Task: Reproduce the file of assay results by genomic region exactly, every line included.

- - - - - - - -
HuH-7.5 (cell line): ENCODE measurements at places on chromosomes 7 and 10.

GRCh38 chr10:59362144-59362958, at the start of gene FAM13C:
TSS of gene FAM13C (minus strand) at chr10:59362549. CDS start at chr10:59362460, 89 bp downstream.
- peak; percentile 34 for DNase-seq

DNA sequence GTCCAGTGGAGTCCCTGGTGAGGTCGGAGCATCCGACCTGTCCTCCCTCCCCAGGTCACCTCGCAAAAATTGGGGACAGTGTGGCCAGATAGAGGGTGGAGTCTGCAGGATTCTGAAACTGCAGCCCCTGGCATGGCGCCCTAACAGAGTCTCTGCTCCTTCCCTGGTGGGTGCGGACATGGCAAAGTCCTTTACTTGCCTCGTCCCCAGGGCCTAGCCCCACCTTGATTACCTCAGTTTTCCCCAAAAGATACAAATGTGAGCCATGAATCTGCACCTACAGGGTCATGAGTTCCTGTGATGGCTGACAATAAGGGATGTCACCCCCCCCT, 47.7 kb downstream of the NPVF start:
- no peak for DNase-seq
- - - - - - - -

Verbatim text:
HuH-7.5 (cell line): ENCODE measurements at places on chromosomes 7 and 10.

GRCh38 chr10:59362144-59362958, at the start of gene FAM13C:
TSS of gene FAM13C (minus strand) at chr10:59362549. CDS start at chr10:59362460, 89 bp downstream.
- peak; percentile 34 for DNase-seq

DNA sequence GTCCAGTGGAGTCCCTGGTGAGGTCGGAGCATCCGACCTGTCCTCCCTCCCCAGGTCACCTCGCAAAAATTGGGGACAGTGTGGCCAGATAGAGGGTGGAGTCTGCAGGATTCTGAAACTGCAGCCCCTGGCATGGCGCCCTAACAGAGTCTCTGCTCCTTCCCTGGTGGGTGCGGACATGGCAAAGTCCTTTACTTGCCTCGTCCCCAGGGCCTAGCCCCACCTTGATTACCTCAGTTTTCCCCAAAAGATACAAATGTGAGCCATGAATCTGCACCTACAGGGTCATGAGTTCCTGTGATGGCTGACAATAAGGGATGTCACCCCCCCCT, 47.7 kb downstream of the NPVF start:
- no peak for DNase-seq